You are here

GRAINS-Corn, wheat slide on profit-taking as U.S. corn seeding winds down

(Recasts; updates prices, adds quotes; changes byline, dateline, previous PARIS/SINGAPORE) By Julie Ingwersen CHICAGO, June 18 (Reuters) - U.S. corn futures dropped on Tuesday as government data showing a rain-delayed planting campaign was nearing an end encouraged a pause in a rally that took prices to a five-year high a day earlier. Wheat futures fell more than 2% on profit-taking and competition for global export business. Soybeans were choppy, supported at times by ongoing U.S. planting delays and renewed optimism about U.S.-China trade talks. As of 12:47 p.m. CDT (1747 GMT), Chicago Board of Trade July corn was down 6-1/4 cents at $4.48-1/2 per bushel, its biggest daily decline since June 5. CBOT July wheat was down 11-1/4 cents at $5.28-1/4 a bushel while July soybeans were up 1/2 cent at $9.13-1/4 a bushel. Corn halted a five-session rally, a day after the U.S. Department of Agriculture said the 2019 U.S. crop was 92% planted, matching trade expectations. The USDA rated 59% of the crop in good to excellent condition, unchanged from the week before. "Corn planting is virtually done. We won't see a lot more acres," said Brian Hoops, president of Midwest Market Solutions. Traders booked profits after the July contract hit $4.64-1/4 on Monday, the highest for a most-active contract since June 2014. Wheat declined after the July contract on Monday touched a six-month top. A firmer dollar, which tends to make U.S. grains less attractive on the world market, added pressure. Traders "don't like the lack of competitiveness in U.S. corn and wheat. So I guess we are focusing on the demand side, with the market kind of overbought," said Dan Cekander, president of DC Analysis. Traders shrugged off support from a slow U.S. winter wheat harvest pace. The USDA said the harvest was 8% complete by Sunday, lagging trade expectations and the five-year average of 20%. Soybean found support as U.S. farmers struggled to plant saturated fields. The USDA said soybean seeding was 77% complete by Sunday, behind the five-year average of 93%. Analysts noted that more than 19 million acres of soybeans were left to plant, given the USDA's 2019 seedings projection of 84.6 million acres. "You've got more rains coming in the next week. I don't know how you get the rest planted," said Roy Huckabay with Linn & Associates, a Chicago brokerage. CBOT soybean futures firmed after U.S. President Donald Trump said he would meet with Chinese President Xi Jinping at the G20 summit later this month, and that trade talks between the two countries were set to restart ahead of time. China is the world's biggest soy buyer, but its imports of U.S. soybeans have been stalled since the middle of 2018 due to trade tensions. CBOT soyoil futures rose as traders digested Monday's monthly crush report from the National Oilseed Processors Association, Cekander said. The NOPA report showed U.S. processors crushed fewer soybeans than expected in May, tightening soyoil supplies, while soyoil ending stocks fell more than expected. CBOT prices as of 12:50 p.m. CDT (1750 GMT): Last Net Pct Volume change change CBOT wheat WN9 528.00 -11.50 -2.1 50557 CBOT corn CN9 448.25 -6.50 -1.4 184905 CBOT soybeans SN9 913.25 0.50 0.1 118515 CBOT soymeal SMN9 321.90 -2.40 -0.7 40045 CBOT soyoil BON9 28.41 0.27 1.0 61465 NOTE: CBOT July wheat, corn and soybeans shown in cents per bushel, July soymeal in dollars per short ton and July soyoil in cents per lb. (Additional reporting by Gus Trompiz in Paris and Naveen Thukral in Singapore; Editing by Ed Osmond and Rosalba O'Brien)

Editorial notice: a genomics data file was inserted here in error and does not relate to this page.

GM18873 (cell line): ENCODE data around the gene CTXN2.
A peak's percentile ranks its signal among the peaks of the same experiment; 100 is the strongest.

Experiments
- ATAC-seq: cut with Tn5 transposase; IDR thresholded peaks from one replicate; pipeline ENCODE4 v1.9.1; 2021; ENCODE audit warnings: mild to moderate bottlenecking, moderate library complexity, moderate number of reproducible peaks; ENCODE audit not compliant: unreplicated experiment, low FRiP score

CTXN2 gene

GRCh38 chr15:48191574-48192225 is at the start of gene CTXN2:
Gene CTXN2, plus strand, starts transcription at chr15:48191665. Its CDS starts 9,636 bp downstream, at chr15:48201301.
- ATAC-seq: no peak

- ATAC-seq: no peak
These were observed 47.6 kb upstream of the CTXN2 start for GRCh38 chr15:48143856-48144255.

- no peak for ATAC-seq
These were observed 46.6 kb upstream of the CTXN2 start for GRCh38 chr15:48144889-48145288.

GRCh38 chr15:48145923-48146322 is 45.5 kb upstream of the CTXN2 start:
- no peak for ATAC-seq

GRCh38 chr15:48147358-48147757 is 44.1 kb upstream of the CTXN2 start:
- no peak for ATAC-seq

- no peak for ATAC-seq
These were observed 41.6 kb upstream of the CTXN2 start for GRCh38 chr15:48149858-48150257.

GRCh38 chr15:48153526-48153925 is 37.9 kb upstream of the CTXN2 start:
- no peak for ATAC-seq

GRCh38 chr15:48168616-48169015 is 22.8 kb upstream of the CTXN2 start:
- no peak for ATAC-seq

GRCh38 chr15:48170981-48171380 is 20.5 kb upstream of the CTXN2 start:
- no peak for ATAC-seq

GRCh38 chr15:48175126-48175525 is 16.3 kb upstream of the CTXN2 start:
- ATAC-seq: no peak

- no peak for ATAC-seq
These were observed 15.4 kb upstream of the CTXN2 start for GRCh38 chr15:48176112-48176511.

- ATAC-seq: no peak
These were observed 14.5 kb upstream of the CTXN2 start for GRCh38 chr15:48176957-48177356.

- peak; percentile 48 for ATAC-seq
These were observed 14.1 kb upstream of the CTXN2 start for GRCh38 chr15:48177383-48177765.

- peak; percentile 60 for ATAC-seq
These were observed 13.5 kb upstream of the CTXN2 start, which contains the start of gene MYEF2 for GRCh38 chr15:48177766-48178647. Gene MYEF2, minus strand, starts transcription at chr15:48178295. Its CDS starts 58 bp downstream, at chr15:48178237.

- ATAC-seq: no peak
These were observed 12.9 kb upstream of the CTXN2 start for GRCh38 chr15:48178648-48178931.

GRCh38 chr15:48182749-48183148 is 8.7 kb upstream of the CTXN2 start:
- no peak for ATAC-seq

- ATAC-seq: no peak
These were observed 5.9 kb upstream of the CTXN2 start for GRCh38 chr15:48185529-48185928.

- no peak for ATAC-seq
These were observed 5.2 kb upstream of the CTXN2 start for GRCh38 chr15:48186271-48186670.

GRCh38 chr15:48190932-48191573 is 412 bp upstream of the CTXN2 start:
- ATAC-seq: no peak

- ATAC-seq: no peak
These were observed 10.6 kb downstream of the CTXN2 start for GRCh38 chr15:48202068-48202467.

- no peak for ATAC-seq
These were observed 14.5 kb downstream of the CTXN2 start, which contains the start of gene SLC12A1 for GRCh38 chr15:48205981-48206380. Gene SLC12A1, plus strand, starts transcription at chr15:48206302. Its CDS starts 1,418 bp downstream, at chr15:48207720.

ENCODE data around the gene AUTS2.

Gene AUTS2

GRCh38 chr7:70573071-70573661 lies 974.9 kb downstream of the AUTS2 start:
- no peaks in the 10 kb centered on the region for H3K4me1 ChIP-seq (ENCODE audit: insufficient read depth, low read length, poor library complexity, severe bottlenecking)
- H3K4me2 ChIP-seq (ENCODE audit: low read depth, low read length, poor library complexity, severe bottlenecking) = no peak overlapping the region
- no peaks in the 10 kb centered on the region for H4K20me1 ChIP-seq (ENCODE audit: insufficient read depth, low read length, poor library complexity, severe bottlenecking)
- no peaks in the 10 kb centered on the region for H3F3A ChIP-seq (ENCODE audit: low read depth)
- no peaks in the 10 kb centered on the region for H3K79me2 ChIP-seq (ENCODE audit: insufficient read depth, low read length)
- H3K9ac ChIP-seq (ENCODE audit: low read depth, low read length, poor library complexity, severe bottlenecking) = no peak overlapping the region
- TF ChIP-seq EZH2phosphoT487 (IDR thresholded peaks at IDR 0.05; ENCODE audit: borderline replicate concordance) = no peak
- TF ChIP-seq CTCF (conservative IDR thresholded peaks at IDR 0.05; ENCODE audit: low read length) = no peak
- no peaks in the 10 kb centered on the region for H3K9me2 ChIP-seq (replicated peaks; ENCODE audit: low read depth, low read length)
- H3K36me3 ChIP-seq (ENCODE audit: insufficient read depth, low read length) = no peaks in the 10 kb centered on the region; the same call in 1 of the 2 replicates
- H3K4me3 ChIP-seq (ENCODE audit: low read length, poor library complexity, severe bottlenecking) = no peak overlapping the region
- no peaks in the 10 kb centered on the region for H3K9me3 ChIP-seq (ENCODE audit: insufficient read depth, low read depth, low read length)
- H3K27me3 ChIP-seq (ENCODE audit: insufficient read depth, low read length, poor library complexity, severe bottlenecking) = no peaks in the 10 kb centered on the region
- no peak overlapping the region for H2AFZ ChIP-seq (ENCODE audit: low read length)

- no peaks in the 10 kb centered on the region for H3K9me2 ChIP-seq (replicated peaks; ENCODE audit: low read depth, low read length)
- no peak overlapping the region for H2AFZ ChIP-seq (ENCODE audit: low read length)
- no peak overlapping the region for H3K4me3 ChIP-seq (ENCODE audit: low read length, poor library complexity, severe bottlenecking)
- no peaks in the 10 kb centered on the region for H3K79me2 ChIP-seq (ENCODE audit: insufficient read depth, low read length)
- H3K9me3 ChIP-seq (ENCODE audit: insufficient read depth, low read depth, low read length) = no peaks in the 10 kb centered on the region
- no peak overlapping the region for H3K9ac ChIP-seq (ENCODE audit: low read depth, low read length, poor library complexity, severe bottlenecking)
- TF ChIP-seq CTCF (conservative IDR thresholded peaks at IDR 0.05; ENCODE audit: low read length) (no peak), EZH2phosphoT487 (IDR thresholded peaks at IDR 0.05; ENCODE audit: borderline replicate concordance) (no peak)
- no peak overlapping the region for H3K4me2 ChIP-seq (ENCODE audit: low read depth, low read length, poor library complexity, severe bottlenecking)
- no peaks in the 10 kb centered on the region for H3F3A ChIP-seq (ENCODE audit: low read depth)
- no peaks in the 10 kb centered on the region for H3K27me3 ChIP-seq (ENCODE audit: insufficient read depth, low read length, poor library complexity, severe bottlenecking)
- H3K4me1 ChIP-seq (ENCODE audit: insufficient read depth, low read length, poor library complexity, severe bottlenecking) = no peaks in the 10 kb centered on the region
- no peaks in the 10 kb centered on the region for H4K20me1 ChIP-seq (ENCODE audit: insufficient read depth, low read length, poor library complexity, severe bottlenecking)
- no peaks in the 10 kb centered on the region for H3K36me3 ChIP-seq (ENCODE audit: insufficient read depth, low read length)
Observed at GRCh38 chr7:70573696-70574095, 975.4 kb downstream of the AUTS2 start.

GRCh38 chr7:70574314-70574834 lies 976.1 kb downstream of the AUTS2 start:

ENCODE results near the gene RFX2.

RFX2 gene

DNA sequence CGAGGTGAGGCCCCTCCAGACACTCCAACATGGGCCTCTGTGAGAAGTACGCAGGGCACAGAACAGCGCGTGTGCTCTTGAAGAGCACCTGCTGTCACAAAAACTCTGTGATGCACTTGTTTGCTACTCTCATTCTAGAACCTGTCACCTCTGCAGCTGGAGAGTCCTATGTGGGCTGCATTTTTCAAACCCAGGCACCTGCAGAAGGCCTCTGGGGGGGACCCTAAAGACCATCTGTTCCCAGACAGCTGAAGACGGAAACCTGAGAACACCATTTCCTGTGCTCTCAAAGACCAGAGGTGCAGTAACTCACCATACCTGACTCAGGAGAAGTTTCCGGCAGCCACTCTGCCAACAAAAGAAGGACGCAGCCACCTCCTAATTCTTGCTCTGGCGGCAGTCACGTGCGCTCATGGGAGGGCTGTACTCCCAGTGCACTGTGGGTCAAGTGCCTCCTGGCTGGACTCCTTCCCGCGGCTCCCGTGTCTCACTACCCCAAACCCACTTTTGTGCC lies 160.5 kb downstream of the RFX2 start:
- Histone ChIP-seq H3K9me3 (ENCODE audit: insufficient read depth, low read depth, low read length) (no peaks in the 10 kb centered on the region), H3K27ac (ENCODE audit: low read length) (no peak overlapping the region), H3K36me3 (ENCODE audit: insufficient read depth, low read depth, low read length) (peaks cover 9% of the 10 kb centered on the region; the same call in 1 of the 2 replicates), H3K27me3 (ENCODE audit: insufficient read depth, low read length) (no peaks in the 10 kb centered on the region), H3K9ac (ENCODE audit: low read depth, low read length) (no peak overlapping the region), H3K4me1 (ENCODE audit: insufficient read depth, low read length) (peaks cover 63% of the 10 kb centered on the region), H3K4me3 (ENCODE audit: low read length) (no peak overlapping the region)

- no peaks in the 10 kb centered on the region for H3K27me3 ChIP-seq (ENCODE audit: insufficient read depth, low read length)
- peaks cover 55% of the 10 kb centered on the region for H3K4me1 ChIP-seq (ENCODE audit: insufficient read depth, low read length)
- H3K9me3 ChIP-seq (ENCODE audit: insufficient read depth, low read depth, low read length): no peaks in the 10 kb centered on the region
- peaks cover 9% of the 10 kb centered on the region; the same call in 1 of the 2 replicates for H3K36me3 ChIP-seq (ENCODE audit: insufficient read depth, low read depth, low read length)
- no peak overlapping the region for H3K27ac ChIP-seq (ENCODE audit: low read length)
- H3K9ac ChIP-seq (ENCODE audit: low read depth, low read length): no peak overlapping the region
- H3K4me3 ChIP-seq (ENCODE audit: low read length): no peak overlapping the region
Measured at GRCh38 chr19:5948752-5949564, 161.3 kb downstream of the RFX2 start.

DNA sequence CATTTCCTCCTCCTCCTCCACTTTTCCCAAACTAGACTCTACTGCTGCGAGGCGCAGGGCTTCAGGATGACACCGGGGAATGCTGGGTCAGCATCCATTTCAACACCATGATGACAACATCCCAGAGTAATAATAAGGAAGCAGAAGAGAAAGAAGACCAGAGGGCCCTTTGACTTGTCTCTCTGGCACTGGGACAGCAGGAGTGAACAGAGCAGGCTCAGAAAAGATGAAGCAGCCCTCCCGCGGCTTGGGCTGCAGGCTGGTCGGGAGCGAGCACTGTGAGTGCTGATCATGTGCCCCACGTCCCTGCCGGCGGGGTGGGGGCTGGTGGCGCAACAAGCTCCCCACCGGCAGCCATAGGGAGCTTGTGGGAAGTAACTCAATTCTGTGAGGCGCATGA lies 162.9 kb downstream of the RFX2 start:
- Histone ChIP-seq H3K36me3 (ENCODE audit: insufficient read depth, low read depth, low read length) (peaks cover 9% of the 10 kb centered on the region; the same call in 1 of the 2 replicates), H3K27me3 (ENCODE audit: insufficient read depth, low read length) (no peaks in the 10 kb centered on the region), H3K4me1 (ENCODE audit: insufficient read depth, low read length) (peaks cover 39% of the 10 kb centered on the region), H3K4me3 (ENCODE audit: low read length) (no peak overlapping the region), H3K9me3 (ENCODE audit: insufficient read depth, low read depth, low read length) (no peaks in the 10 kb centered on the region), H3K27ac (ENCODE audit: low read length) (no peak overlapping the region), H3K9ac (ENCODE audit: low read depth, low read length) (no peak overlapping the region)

© Copyright Thomson Reuters 2019. Click For Restrictions - http://about.reuters.com/fulllegal.asp

Read more about

Talk in Marketing

Most Recent Poll

Did you apply for prevent plant this year?